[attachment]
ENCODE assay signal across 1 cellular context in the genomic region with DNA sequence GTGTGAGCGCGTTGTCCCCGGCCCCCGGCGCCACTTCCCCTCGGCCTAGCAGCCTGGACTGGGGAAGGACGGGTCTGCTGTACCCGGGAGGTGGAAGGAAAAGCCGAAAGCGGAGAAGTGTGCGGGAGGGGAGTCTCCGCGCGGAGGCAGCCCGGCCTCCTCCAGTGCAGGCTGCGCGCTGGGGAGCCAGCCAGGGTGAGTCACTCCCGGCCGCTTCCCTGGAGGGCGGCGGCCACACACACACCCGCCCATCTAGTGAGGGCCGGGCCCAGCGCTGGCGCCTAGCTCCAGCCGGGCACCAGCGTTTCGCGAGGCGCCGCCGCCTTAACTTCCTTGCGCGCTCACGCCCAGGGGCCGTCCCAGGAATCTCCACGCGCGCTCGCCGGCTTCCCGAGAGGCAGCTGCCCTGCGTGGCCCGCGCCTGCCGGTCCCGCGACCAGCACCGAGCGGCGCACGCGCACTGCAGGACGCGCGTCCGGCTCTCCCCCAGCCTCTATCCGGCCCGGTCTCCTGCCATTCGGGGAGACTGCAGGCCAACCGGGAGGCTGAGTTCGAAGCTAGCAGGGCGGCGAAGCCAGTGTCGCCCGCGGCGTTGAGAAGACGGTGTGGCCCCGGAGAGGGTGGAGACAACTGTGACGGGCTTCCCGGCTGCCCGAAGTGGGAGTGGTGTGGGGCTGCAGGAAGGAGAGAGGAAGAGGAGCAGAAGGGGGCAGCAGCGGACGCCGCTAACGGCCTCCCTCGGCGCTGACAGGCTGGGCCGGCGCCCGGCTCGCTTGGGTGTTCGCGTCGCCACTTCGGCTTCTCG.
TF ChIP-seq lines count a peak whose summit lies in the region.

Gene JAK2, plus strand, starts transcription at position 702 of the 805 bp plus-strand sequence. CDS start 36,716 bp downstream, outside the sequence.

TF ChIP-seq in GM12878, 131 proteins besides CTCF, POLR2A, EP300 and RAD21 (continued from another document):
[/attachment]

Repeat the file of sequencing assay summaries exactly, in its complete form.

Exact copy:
ENCODE assay signal across 1 cellular context in the genomic region with DNA sequence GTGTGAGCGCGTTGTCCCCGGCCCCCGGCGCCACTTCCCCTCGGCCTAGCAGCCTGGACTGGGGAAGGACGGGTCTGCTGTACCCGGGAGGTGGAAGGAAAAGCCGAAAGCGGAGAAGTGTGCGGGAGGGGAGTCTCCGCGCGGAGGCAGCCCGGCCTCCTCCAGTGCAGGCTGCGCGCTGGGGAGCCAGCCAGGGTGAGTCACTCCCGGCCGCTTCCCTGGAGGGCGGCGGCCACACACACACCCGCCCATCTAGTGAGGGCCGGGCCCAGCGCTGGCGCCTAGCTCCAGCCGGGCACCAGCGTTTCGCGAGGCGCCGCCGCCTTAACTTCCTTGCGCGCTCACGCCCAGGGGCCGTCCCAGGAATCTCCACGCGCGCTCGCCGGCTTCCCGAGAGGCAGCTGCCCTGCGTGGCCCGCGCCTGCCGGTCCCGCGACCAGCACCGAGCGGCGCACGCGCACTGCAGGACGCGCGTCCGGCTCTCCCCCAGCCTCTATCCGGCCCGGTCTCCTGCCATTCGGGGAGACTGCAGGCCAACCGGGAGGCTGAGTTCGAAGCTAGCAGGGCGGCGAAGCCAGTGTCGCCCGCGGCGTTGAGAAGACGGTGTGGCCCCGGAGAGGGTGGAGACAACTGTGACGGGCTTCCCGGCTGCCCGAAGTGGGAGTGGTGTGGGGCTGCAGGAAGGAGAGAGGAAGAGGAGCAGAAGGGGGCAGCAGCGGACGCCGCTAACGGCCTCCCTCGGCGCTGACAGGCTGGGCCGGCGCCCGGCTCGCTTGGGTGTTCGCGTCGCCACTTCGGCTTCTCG.
TF ChIP-seq lines count a peak whose summit lies in the region.

Gene JAK2, plus strand, starts transcription at position 702 of the 805 bp plus-strand sequence. CDS start 36,716 bp downstream, outside the sequence.

TF ChIP-seq in GM12878, 131 proteins besides CTCF, POLR2A, EP300 and RAD21 (continued from another document):